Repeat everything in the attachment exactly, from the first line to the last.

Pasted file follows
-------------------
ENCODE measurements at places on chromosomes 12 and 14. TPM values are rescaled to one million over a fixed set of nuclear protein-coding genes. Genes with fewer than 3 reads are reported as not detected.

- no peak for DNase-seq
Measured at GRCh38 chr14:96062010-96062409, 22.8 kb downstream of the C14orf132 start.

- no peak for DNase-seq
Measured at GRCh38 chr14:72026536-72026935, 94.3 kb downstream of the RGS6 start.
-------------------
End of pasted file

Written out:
ENCODE measurements at places on chromosomes 12 and 14. TPM values are rescaled to one million over a fixed set of nuclear protein-coding genes. Genes with fewer than 3 reads are reported as not detected.

- no peak for DNase-seq
Measured at GRCh38 chr14:96062010-96062409, 22.8 kb downstream of the C14orf132 start.

- no peak for DNase-seq
Measured at GRCh38 chr14:72026536-72026935, 94.3 kb downstream of the RGS6 start.